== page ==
To test the design I used ModelSim XE (with the free "starter" license that comes with the WebPACK). The project navigator will automatically build you a skeleton test harness based on your main project file. All I did was add 15ns wire delays for pretty display and then hand-coded a few transactions from the bus master's perspective. I wasn't ambitious enough to automate the testing — I just examined the output in the waveform viewer.
The following examples all show the core synthesized with "fast" DEVSEL# timing. The address and command are decoded during the address cycle and DEVSEL# is asserted immediately on the next cycle.
1010 Configuration Read
The first transaction any PCI target is likely to see is a read of the configuration space. Here's an example of a read of the DWORD at address 0x0 of the config space. The master asserts FRAME# and the target's IDSEL line along with the config read command 1010. The target only decodes AD[7:2] (in practice IDSEL is multiplexed with one of the upper address lines and is only defined to be valid during configuration transactions).
After the address cycle there is a mandatory turnaround as the master quits driving AD and hands them over to the target. The master immediately starts driving the byte enables on BE#. If the target could save some effort, or if there were side-effects for reading certain bytes, it could decode the byte enables to determine which byte lanes had to be valid. In our case the target can ignore the BE# lines and provide all 32 bits.
The CPLD doesn't have to do a lot of work to decode the address cycle, so it identifies itself as the target with DEVSEL# right away. It can't do anything else on that turnaround cycle, but on the next cycle it provides data on AD and signals that it is valid by asserting TRDY#. Since the master is not asserting FRAME# during this data phase it is the last one, and all that is left is for the target to drive DEVSEL# and TRDY# high for one clock to get the bus back into the idle state.
1010 Configuration Write
The write case is has an identical address cycle. There's no need for a turnaround cycle because the master retains ownership of AD for the entire transaction. Here we see a write to the config space at offset 0x4. It is setting a bit in the command register.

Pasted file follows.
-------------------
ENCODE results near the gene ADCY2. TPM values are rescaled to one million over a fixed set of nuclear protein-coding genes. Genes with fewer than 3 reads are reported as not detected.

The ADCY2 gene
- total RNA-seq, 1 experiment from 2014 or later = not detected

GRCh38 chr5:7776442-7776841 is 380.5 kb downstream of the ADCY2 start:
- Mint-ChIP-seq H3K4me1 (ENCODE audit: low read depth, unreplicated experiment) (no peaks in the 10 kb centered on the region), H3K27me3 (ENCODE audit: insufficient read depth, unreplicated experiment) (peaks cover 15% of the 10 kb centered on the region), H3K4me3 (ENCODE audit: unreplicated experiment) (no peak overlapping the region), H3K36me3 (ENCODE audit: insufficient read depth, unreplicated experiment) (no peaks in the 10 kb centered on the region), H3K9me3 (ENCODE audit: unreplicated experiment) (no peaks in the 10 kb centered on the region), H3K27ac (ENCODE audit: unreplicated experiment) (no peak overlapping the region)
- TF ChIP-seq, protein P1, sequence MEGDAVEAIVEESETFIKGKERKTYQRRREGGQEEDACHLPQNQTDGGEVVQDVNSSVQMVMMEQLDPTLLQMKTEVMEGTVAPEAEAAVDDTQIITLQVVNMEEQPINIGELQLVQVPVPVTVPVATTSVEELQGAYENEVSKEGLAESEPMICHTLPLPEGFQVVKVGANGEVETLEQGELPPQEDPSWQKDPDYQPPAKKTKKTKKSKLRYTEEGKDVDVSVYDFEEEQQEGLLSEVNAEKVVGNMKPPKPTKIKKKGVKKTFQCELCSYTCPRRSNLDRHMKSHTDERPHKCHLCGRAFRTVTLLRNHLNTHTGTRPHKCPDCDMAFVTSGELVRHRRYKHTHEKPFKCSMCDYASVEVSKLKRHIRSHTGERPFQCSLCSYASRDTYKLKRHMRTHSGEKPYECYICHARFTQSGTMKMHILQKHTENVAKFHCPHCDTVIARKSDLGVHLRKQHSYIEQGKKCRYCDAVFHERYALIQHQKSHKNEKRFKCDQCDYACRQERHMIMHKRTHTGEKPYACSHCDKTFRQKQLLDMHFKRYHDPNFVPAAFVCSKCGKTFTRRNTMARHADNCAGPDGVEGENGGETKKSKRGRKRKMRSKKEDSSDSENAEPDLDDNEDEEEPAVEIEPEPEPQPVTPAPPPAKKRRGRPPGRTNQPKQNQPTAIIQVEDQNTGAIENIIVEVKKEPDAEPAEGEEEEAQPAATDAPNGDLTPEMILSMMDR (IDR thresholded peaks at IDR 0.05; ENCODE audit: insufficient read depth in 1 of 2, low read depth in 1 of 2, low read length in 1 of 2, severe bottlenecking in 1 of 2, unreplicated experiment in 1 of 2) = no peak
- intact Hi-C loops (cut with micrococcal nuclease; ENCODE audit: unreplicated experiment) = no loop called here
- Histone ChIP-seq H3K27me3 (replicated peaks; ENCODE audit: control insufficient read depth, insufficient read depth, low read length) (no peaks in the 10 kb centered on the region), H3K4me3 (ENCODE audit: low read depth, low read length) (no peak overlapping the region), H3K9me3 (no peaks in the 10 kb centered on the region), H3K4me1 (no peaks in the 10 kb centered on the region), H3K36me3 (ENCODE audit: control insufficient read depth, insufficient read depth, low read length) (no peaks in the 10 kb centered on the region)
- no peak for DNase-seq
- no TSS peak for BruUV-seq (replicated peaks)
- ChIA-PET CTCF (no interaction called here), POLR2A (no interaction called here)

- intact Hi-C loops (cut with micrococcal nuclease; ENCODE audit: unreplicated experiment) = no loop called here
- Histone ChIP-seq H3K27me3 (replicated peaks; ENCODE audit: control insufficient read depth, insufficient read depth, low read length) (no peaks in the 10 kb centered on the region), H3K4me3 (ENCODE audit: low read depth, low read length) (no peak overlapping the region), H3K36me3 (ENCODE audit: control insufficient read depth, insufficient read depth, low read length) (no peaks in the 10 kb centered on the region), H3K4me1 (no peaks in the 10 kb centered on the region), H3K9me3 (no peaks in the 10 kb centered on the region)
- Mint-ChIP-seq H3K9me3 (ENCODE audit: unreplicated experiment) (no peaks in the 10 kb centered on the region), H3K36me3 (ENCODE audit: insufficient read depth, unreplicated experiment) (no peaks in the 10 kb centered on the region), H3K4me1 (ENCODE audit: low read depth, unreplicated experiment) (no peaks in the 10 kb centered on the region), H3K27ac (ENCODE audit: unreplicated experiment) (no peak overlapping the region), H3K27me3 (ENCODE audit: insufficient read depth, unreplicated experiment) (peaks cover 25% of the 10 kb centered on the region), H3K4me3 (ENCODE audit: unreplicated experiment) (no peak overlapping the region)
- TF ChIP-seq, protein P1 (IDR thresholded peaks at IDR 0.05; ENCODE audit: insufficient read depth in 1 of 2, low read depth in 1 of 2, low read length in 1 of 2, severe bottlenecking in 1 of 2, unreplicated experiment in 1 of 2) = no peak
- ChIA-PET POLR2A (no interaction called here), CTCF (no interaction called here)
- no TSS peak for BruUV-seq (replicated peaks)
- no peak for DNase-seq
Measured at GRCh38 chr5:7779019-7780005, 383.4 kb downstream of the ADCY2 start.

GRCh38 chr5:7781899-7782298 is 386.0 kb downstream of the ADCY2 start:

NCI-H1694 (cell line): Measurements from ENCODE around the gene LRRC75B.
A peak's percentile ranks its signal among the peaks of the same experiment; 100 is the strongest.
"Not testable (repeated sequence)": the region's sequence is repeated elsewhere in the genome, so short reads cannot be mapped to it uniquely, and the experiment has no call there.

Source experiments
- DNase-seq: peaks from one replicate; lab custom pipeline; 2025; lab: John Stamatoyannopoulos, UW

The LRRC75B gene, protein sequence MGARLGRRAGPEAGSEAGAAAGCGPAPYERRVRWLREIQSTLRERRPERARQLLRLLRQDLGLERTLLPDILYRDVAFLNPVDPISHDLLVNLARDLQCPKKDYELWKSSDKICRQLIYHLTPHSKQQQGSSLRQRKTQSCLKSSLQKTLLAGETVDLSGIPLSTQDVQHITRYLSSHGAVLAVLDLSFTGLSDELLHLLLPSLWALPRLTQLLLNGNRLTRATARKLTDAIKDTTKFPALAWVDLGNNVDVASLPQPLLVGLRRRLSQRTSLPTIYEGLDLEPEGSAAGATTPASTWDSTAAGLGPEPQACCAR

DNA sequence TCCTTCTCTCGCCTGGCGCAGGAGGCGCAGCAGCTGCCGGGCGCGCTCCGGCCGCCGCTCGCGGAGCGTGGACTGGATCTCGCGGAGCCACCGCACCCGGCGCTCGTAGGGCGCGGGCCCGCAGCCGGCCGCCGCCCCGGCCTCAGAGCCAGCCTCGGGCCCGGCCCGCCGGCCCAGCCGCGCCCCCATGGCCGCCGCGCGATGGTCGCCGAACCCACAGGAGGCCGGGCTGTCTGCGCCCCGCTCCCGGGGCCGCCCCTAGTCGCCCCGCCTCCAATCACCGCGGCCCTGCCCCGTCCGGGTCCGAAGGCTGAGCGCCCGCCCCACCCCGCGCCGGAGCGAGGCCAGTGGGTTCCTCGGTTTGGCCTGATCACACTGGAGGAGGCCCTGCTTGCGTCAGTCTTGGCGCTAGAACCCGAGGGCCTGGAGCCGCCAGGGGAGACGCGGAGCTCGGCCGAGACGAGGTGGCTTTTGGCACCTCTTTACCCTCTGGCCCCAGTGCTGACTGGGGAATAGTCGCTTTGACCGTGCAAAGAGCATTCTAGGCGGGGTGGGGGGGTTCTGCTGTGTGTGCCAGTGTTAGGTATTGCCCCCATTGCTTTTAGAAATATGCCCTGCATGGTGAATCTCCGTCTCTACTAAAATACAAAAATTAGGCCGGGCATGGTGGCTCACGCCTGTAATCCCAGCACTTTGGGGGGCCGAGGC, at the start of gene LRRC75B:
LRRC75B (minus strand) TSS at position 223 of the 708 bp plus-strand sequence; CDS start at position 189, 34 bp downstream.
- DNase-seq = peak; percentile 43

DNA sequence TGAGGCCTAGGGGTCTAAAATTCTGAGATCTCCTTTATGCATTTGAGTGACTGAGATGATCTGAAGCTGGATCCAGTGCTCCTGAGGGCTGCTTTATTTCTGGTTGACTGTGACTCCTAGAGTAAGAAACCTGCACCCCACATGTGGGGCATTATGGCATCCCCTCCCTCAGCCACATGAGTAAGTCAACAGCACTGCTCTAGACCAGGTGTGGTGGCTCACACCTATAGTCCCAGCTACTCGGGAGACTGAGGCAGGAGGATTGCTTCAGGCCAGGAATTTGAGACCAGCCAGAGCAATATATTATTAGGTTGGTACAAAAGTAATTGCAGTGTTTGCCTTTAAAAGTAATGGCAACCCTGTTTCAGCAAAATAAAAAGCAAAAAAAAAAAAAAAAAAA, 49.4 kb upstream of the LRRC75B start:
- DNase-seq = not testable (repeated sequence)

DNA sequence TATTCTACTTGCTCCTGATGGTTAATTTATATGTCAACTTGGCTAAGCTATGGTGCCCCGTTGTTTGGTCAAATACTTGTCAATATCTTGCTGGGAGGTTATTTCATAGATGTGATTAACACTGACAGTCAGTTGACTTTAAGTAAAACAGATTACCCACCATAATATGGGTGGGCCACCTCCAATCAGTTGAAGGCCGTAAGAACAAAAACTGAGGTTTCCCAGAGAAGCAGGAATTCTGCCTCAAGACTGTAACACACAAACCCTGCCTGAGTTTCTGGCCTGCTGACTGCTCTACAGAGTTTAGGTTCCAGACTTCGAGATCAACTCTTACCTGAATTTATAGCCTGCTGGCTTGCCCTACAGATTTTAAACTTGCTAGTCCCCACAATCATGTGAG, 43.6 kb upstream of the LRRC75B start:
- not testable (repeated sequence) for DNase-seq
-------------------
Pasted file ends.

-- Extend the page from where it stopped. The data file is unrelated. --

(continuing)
Memory space reads and writes have the same structure but use the MEMREAD and MEMWRITE commands and rely on the devices on the bus to decode all of AD to know if they are being targeted, rather than using IDSEL.
Here's an example of a burst read with a wait cycle inserted by the master. The burst is indicated by FRAME# remaining asserted through the first data phase. As long as FRAME# remains asserted the master expects at least one more data phase (there are ways for the target to abort which we don't need or implement). The target then provides the next DWORD of data and properly sustains it through a wait state indicated by IRDY# being deasserted by the master.
Bonus points if you spot the error in the sample data...
The target also handles fast back-to-back transactions (where the next address phase happens immediately when DEVSEL# is de-asserted) and longer bursts.
The only other thing the target has to worry about is other targets' transactions. When it ignores a command it waits for FRAME# to de-assert (it can never be re-asserted in the same transaction) and then goes back to looking for address cycles.
And Then a Miracle Occurs...
After simulating my original design and programming the CPLD while the card was in the sacrificial "smoke test" motherboard I was able to boot with it in another PC and read/write it on the first try. You could have knocked me over with a feather. This turned out to be fantastically lucky, since when I went back to re-write my design more cleanly I made a silly mistake that broke it. When I booted with it I discovered that the BIOS/Chipset combination in the motherboard disables CLK if you don't respond to config cycles. It took me long enough to realize that was what was wrong that if I hadn't seen it work the first time I would have assumed that I had botched the board or the CPLD was too slow (being the slowest speed grade and in fact way, way out of spec for PCI).
Simulation is your friend.